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In guerrillas we trust

Not a book review, but more just my impressions. I just hate doing surveys of books.

Just finished Robb's book, "Brave New War," and I liked it for where it succeeds brilliantly (tactical and operational descriptions of the emerging threats, which Robb views as ascendant and which I view as just what's left over) and forgive it where it succeeds least (he doesn't sell me on the death of either nation-states nor globalization--the ultimate open-source network--in large part because he can't adequately define "win" and "defeat" in his rather expansive statements about global guerrillas declaring wars on states and even the world and "winning."

I mean, other than the nutty Salafi jihadists, who want to go feudal and pre-market, every other group John cites as successful tends to imitate your basic nation-state the first chance they get (or the first territory they can control), so how is that a "defeat" of nation-states? Even the "proto-states" and "states-within-states" suggest that the Gap suffers from too little statehood (as in, they need more, smaller states) than too much, so I guess I just see the need to remap the post-colonial Gap where John sees the end of the Westphalian Era.

When I read the book, it reminded me a lot of reading Karl Marx's stuff: stunningly concise and elegant on the dissection of current vulnerabilities created by technology's advance and its revolutionary impact on economics, plus good analysis of a growing gap between those developments and the political means we currently possess to manage that change. But, like Marx, John becomes too sweeping in his generalizations of why our current system is doomed to collapse and is basically incapable of reform, plus his prescriptions at the end trail off in a vague sort of way that's unsatisfying, like reading Marx's dream of a post-capitalist world that wistfully reconstructs much of the pre-capitalist world's charms (John's version of a resilient future utopia is a global society built around the same, bottom-up principles of the Internet, which makes it pleasantly communitarian in a way no one would resist--at least no one who grew up in a small town like I did).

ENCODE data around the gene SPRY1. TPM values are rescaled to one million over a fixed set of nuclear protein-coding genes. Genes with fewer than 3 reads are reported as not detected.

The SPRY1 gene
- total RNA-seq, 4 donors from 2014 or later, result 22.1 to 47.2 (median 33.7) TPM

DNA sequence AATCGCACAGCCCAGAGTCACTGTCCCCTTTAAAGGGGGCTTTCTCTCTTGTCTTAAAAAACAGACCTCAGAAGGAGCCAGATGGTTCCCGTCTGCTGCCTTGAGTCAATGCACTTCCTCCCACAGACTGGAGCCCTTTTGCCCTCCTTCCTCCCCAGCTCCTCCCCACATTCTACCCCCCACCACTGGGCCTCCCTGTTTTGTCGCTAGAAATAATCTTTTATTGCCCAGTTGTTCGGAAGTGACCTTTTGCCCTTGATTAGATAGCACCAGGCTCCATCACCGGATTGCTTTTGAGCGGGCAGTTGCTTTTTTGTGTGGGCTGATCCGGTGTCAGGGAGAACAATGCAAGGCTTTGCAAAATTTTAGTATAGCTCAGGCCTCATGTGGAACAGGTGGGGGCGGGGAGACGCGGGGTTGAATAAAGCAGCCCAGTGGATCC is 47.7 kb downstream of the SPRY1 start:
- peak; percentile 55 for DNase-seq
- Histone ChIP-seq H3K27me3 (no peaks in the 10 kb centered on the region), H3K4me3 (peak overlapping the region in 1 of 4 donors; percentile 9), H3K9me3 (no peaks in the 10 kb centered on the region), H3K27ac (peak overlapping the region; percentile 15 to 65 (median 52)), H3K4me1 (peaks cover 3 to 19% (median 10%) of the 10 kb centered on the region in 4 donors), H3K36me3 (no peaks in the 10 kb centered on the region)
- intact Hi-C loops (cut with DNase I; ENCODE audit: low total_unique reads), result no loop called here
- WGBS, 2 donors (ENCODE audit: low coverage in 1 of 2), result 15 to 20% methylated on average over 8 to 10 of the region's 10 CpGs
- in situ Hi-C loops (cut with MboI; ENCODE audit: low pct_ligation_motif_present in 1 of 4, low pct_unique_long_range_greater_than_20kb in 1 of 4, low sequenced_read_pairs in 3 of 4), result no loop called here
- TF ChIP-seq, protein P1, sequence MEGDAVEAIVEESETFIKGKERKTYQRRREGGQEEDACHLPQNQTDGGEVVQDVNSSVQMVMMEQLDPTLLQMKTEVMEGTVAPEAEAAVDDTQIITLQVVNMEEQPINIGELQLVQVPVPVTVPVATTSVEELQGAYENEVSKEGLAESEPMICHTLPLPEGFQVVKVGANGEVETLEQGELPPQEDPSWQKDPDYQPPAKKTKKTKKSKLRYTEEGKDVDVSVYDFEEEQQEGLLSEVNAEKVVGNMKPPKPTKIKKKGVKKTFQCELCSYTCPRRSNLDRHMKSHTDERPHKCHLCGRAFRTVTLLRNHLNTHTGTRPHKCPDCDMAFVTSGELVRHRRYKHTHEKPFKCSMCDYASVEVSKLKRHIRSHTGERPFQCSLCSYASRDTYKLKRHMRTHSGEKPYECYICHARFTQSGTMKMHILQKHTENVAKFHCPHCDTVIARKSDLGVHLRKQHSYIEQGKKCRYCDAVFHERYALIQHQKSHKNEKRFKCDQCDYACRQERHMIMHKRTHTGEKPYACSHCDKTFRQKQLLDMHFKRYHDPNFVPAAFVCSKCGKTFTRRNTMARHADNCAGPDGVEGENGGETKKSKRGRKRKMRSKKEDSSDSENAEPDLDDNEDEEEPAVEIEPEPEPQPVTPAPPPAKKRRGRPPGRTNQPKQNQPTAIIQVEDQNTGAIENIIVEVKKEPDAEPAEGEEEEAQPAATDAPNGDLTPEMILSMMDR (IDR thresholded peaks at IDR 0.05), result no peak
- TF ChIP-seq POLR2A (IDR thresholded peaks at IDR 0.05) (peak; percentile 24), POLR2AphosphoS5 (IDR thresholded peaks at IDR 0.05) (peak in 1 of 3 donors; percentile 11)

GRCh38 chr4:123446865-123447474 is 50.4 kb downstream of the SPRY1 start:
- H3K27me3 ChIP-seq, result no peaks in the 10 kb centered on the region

John's book is deeply informed by the fact he's a serious technocrat who distrusts politics. Indeed, politics as any form of solution is basically missing in action in this book. When it's referred to glancingly here and there, it's always to catalogue dysfunction or corruption (e.g., America's entire political system is dismissed with a reference to Jack Abramoff's ability to purchase it at will--a blanketing statement which comes off as strangely naive in its cynicism, but that's not unusual for military guys who often describe Washington like it's some modern-day Sodom). Big entities of all sorts are dismissed in this way by Robb, whereas the heroes and change-agents are always outsiders, "guerrillas" (an all-purpose term to John, like "connectivity" is to me) and small entrepreneurs and start-up companies.

That bias shouldn't surprise: it's basically John's career talking. So his heroes come from his experience and ranks: they're the proles of this revolution who are going to inherit the earth the rest of "them" created but can no longer control.